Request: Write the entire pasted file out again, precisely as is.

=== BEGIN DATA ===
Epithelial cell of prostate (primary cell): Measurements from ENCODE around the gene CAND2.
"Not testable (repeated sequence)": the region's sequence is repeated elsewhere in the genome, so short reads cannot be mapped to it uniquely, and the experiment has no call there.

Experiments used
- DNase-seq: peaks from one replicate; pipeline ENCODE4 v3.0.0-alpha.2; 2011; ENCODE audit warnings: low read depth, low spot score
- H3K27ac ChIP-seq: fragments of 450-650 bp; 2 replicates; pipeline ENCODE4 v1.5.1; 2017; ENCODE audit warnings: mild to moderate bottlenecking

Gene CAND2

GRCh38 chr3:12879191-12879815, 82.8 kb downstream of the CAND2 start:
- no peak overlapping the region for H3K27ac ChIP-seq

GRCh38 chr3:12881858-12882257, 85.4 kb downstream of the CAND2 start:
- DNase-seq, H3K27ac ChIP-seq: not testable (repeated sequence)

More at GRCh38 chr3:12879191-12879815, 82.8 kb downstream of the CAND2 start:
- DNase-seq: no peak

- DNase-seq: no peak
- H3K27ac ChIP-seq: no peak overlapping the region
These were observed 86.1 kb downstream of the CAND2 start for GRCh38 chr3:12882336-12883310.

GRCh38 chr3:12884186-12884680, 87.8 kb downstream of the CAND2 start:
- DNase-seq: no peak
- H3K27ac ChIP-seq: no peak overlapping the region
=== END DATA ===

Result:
Epithelial cell of prostate (primary cell): Measurements from ENCODE around the gene CAND2.
"Not testable (repeated sequence)": the region's sequence is repeated elsewhere in the genome, so short reads cannot be mapped to it uniquely, and the experiment has no call there.

Experiments used
- DNase-seq: peaks from one replicate; pipeline ENCODE4 v3.0.0-alpha.2; 2011; ENCODE audit warnings: low read depth, low spot score
- H3K27ac ChIP-seq: fragments of 450-650 bp; 2 replicates; pipeline ENCODE4 v1.5.1; 2017; ENCODE audit warnings: mild to moderate bottlenecking

Gene CAND2

GRCh38 chr3:12879191-12879815, 82.8 kb downstream of the CAND2 start:
- no peak overlapping the region for H3K27ac ChIP-seq

GRCh38 chr3:12881858-12882257, 85.4 kb downstream of the CAND2 start:
- DNase-seq, H3K27ac ChIP-seq: not testable (repeated sequence)

More at GRCh38 chr3:12879191-12879815, 82.8 kb downstream of the CAND2 start:
- DNase-seq: no peak

- DNase-seq: no peak
- H3K27ac ChIP-seq: no peak overlapping the region
These were observed 86.1 kb downstream of the CAND2 start for GRCh38 chr3:12882336-12883310.

GRCh38 chr3:12884186-12884680, 87.8 kb downstream of the CAND2 start:
- DNase-seq: no peak
- H3K27ac ChIP-seq: no peak overlapping the region